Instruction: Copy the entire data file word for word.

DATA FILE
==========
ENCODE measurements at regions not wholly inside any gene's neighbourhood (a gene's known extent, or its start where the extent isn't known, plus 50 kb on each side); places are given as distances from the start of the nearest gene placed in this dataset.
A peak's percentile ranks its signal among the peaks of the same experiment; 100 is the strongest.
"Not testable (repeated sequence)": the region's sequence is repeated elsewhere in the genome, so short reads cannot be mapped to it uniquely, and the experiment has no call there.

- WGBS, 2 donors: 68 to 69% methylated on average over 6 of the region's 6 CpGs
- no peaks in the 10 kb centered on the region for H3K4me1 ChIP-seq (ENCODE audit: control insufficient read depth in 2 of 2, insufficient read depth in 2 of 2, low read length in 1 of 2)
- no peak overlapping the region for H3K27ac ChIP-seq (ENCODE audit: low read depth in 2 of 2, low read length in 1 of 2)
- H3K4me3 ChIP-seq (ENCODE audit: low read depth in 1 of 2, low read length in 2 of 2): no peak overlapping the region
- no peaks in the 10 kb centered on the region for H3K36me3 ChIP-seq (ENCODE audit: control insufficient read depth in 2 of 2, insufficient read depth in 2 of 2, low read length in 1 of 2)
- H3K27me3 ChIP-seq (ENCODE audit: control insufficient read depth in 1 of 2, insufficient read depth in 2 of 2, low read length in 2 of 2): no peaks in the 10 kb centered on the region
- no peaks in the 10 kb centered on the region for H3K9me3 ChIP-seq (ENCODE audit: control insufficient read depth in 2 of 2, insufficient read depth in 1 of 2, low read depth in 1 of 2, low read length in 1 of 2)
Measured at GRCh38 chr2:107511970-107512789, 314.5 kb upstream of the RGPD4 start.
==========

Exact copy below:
ENCODE measurements at regions not wholly inside any gene's neighbourhood (a gene's known extent, or its start where the extent isn't known, plus 50 kb on each side); places are given as distances from the start of the nearest gene placed in this dataset.
A peak's percentile ranks its signal among the peaks of the same experiment; 100 is the strongest.
"Not testable (repeated sequence)": the region's sequence is repeated elsewhere in the genome, so short reads cannot be mapped to it uniquely, and the experiment has no call there.

- WGBS, 2 donors: 68 to 69% methylated on average over 6 of the region's 6 CpGs
- no peaks in the 10 kb centered on the region for H3K4me1 ChIP-seq (ENCODE audit: control insufficient read depth in 2 of 2, insufficient read depth in 2 of 2, low read length in 1 of 2)
- no peak overlapping the region for H3K27ac ChIP-seq (ENCODE audit: low read depth in 2 of 2, low read length in 1 of 2)
- H3K4me3 ChIP-seq (ENCODE audit: low read depth in 1 of 2, low read length in 2 of 2): no peak overlapping the region
- no peaks in the 10 kb centered on the region for H3K36me3 ChIP-seq (ENCODE audit: control insufficient read depth in 2 of 2, insufficient read depth in 2 of 2, low read length in 1 of 2)
- H3K27me3 ChIP-seq (ENCODE audit: control insufficient read depth in 1 of 2, insufficient read depth in 2 of 2, low read length in 2 of 2): no peaks in the 10 kb centered on the region
- no peaks in the 10 kb centered on the region for H3K9me3 ChIP-seq (ENCODE audit: control insufficient read depth in 2 of 2, insufficient read depth in 1 of 2, low read depth in 1 of 2, low read length in 1 of 2)
Measured at GRCh38 chr2:107511970-107512789, 314.5 kb upstream of the RGPD4 start.